Make it small! Twitter – Arjun Basu wrote short “Twisters” on Twitter. Meanwhile, Rupi Kaur became a world famous Instagram poet. Although writing short, condensed pieces can take longer word for word, if you’re only writing a couple of dozen, it still doesn’t take an extremely long time to get your stuff out there.
Start with not-so-embarrassing personal stories – Saying something like, “I like Cup of Soup” is revealing without disclosing too much about your personal life as, say, “I like collecting ancient human skulls” would be. Note that in my experience, the deeper you go, the more reaction you’ll get. So don’t be offended if the world yawns at your Cup of Soup stories. You have to start somewhere! Just keep digging as you get more and more comfortable telling your stories.
Create “writer” you: your alter ego – I recently watched the Wham! documentary (okay, talk about me being vulnerable and revealing…) George Michael, unsurprisingly, found himself uncomfortable being a sex symbol. Mostly because at that point he was uncomfortable about his own sexuality. But he knew that in order to be successful, he had to play the part. He dressed the part and talked the part and acted the part and eventually, for a short time, Wham! became one of the biggest bands in the world. You can do the same. Hunter S. Thompson had Raoul Duke, a persona he took on sometimes when writing gonzo. You can have Captain Sunshine or Ms. Featheringpen. (Or, you know, a much better name of your choosing.) That way you never have to hit the submit button. Ms. Featheringpen will do it for you.
Create a nom de plume – Same as the above, except that you are totally anonymous. This way, you can gauge the reaction of people to your writing without actually writing. A spy in our reading midst.
Liquid courage – I don’t want to promote drinking as something new to try. But if you’re the type of person who sometimes does a shot of tequila to steel yourself in a wholly constructive way, it might work in this case too. Word to the wise though: write the email with any accompanying info before the shot or glass of wine or whatever…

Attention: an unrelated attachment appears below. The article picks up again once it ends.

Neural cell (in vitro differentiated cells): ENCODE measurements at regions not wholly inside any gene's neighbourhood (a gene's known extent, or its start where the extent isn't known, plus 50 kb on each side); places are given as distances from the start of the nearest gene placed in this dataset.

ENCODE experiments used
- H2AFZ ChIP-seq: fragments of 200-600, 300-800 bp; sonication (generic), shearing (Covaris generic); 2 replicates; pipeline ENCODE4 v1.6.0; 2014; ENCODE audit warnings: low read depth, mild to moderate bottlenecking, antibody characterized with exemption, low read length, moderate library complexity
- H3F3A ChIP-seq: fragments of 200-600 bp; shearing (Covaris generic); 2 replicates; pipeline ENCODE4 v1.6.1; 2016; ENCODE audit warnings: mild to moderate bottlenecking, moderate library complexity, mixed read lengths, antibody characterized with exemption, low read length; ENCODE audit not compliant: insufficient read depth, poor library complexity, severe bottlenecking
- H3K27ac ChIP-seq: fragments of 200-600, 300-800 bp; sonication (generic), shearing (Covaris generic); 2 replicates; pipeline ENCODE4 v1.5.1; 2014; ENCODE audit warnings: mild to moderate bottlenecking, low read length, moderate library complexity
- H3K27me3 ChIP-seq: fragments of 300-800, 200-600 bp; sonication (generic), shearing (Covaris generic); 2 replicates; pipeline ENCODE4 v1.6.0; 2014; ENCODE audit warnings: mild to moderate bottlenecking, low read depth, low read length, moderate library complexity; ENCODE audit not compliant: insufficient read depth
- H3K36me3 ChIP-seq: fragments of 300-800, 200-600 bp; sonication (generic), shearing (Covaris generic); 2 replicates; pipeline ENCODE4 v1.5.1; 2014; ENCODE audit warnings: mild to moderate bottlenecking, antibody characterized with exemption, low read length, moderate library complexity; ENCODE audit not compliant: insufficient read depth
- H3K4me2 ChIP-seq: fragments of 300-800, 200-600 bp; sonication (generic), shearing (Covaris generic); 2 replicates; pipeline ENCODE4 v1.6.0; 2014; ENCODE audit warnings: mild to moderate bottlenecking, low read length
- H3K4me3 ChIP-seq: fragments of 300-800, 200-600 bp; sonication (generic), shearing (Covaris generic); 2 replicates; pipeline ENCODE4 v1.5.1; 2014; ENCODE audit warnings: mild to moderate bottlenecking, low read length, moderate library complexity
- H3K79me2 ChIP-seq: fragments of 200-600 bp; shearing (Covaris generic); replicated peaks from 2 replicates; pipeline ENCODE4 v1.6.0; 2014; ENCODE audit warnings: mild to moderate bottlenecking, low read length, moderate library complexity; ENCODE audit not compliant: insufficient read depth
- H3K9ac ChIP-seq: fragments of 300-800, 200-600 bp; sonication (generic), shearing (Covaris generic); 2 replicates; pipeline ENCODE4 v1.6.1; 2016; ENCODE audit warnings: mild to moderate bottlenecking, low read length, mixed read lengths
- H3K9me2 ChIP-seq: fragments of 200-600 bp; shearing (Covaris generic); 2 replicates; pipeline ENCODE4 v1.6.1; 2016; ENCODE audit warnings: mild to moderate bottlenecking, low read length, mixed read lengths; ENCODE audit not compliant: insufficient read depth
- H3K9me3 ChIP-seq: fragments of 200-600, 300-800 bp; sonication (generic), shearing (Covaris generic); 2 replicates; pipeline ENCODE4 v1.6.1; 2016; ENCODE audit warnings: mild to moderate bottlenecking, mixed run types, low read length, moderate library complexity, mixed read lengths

Give it to someone else to send – This might be a crutch, but hey, I think the word “crutch” has gotten a bad rap lately. After all, what is a crutch but a temporary device to help you stay mobile until you are better? In this case, that crutch is sending to a trusted friend to put into that submission box and click “Submit”. Eventually, you won’t need that crutch anymore.
Key Takeaways: Putting yourself out there can be scary! Submitting your work is the last leap of faith you take with a piece of work. Just because you’re finished writing doesn’t mean your fears have magically disappeared. But this fear is one of the easiest to overcome because the hardest work is done. Just take a breath, close your eyes, and… send.
Over to You: How Difficult is It for You to Put Yourself Out There in Your Writing?
Do you find it difficult to hit the “Send” button? How do you overcome it? Or, if you’re old hat at that, do you have any words of encouragement for others? Let us know in the comments below!
I’ll leave you with a TED Talk by Susan Cain about The Power of Introverts.
Until next time*, keep writing with wild abandon!
*Short Summer Break
To Write with Wild Abandon will take a short break in August. I’ll be back on Tuesday, September 5. For those readers in the northern hemisphere, enjoy the rest of your summer! If you’re lucky enough to be south of the equator, I’ll see you in the spring.
email me if you get lost.